‘World Cup for ordinary people’


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It is busy, often hot, you end up with sore joints and lots of blisters. Yet tens of thousands of people attend the Nijmegen Four Days Marches each time with great pleasure and dedication. The 104th edition starts at least next Tuesday: if the expected heat does not start a screw.

It can get very hot that day. A decision on any adjustments to the program is expected this afternoon, a heating protocol may come into force. But what makes it so special to go in groups?

Journalist Fons de Poel calls the four-day marches “ordinary people’s world championships”. He made a documentary about the hike in 2016 and again this year presents a TV show about it. “The participants are not athletes, but they deliver top performance,” says De Poel. “Because they really have to suffer, and thus they create a kind of eternal fame for themselves. In addition, you get more applause and appreciation than when you walk through a forest alone.”

Older participants often participate in the Four Day Marches unlike other sports. This year, 90-year-old Hub Mooren from Bergen op Zoom is the oldest participant:

Hub (90) is the oldest participant in the Four Days Marches this year

To deliver the show together. According to the study published in 2016 The power of the four-day marchers from Radboud University and the Mulier Institute, this is one of the main motifs for the Four Days Marches hikers. “It creates a connection with each other. You meet people with the same passion and the common goal of completing the journey,” says Paul Hover of the Mulier Institute.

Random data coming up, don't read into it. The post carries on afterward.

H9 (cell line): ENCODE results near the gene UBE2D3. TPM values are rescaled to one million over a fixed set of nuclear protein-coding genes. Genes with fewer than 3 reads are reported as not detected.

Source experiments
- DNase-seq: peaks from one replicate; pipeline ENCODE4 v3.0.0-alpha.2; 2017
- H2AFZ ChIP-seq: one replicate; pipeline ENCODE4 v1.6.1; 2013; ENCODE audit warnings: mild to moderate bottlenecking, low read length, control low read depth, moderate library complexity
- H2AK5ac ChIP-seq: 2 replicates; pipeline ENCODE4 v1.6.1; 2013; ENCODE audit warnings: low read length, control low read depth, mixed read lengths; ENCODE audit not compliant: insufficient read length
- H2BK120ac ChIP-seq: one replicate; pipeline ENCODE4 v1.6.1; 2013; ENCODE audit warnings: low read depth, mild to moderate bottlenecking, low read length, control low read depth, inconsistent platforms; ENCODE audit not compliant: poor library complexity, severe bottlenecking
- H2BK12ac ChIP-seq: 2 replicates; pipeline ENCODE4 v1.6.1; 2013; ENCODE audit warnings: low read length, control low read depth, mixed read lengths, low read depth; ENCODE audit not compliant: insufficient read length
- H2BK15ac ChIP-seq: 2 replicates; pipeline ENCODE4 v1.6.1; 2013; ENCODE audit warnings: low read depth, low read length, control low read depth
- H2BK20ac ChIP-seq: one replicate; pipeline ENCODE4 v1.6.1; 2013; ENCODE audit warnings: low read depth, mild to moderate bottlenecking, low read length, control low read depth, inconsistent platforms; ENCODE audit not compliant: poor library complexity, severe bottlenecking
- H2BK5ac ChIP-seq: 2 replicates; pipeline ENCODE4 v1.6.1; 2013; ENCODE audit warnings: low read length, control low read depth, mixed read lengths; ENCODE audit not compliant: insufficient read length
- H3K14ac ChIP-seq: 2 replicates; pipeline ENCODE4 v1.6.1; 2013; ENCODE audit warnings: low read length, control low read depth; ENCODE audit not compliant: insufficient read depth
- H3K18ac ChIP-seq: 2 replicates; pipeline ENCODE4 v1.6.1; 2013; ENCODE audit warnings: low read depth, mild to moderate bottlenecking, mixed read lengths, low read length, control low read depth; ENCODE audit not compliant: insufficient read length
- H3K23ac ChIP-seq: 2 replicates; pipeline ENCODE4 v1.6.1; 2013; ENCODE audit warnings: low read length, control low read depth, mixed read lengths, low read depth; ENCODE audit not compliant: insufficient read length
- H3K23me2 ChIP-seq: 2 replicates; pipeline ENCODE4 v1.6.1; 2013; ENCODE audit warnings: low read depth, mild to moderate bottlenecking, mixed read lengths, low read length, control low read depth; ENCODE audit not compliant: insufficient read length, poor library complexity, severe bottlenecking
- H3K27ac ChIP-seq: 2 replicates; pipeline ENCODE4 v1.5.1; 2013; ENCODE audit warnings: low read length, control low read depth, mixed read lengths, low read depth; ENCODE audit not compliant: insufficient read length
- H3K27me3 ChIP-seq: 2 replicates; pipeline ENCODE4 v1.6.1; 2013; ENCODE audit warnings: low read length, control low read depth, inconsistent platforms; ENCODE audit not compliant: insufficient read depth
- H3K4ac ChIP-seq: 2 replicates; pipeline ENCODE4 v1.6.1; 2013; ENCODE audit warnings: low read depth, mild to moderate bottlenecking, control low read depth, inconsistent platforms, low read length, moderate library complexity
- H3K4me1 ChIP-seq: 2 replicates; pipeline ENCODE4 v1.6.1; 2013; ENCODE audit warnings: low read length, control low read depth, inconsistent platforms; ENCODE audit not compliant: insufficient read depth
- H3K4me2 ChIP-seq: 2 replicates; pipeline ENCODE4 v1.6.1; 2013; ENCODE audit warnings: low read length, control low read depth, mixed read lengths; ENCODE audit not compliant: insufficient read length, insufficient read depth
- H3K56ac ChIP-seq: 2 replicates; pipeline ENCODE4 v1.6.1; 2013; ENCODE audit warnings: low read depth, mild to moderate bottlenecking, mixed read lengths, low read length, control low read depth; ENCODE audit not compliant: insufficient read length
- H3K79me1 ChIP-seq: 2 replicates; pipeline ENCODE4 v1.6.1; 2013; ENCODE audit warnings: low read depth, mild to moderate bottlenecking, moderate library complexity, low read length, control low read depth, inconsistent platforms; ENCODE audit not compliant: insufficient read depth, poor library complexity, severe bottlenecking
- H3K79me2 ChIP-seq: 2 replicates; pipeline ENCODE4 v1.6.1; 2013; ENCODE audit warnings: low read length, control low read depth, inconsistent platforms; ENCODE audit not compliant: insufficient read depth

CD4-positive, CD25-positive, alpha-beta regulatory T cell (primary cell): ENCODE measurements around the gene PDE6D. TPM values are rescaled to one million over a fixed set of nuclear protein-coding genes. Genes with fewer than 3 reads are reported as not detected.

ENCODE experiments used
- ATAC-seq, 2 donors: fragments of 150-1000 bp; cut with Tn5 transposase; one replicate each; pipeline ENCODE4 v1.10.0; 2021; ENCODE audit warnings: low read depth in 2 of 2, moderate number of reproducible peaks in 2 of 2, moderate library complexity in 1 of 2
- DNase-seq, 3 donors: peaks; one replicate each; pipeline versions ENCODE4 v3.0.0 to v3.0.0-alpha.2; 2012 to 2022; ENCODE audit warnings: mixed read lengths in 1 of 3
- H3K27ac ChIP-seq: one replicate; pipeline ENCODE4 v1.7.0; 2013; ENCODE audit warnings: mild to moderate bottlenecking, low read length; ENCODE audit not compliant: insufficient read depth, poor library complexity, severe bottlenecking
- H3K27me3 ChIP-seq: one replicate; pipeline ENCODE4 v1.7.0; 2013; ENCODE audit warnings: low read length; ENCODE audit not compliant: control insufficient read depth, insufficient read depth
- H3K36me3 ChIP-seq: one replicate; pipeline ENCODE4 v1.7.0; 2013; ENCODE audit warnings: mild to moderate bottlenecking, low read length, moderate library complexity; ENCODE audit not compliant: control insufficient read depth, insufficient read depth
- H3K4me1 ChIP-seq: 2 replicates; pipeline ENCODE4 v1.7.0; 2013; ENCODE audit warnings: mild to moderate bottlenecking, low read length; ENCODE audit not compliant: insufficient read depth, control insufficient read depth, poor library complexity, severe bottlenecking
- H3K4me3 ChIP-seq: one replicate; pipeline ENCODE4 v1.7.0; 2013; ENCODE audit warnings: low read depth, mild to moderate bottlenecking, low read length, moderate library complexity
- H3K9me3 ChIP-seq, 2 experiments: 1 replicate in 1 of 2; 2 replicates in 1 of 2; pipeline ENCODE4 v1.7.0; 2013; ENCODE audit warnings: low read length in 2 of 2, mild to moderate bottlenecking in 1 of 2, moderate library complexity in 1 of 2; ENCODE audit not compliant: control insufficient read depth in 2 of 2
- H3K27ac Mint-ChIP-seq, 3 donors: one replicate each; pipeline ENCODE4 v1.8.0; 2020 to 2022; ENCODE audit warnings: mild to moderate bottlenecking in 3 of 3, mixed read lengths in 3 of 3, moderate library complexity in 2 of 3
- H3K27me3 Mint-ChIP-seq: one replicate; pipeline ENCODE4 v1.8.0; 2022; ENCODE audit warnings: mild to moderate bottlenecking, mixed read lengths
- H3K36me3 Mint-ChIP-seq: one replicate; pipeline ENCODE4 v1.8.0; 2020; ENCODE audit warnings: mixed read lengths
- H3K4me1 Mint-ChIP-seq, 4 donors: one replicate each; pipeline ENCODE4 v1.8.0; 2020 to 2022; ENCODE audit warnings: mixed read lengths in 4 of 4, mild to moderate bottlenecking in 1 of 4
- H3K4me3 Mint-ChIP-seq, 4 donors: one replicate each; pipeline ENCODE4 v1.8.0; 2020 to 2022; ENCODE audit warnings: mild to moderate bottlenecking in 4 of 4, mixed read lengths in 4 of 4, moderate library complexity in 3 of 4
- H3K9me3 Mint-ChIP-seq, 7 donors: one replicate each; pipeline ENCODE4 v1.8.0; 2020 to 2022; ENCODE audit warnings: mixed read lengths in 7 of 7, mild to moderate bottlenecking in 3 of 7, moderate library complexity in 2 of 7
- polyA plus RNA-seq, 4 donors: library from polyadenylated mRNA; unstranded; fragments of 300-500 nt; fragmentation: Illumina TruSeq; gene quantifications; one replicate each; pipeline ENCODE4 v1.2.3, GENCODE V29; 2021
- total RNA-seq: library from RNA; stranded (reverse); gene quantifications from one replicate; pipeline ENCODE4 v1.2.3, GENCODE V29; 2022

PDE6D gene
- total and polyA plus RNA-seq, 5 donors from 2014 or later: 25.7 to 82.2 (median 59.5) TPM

Four Days Marches leader Henny Sackers believes that solidarity and at the same time diversity is the strength of four days. “It’s a cross – section of society. From young to old, civilian to military, people with disabilities to healthy people and from a criminal to a professor. Everyone feels connected to each other.”

Unique character

According to Hover, Four Days Marches are actually two events in one. “In addition to the walking event, there are the Four Days Marches festivities. They reinforce each other enormously. The Four Days Marches are magnificent, have more than a hundred years of history and are embraced by the city and the region. That makes it something special.”

Sackers: “In Japan and China, not the smallest countries, they have tried to emulate the 4-day march. But it cannot be compared. The 4-day march in Nijmegen is truly unique in the world.”

Fons de Poel agrees. “An army of volunteer participants, participants are accommodated all over the region, it’s really alive. You can see from everything that it’s been going on there for more than a hundred years. You can’t try that in Deventer tomorrow.”


Hikers cross Waalbruget during the 4-day marches in 2018

In addition to the social aspect, the 4-day marches also have another social function. Paul Hover: “One sees at such events, but also at marathons or cycling competitions, that the participants train specifically for it. They are important drivers for them to practice more sports and exercise in the Netherlands.”

Still, this year’s Firdagesmarcher is not sold out for the first time in a long time. A result of the corona, Hover believes: “People have become more cautious. The number of participants is not achieved at other sporting events either. People are still afraid of infections.”

Goes hot again

Corona has ensured that people are starting to walk more. Hover: “Where other sports associations are getting smaller, the Koninklijke Wandelbond Nederland has grown considerably. People run more often in associations.” The ANWB says that the popularity of group hiking holidays has increased since 2020, and that more and more people in their 30s and families are also embracing walking.

So there is hope for Four Days Marches, says Mars leader Sackers. “The Nijmegen Four Days Marches have such a magical attraction, it doesn’t just disappear.”

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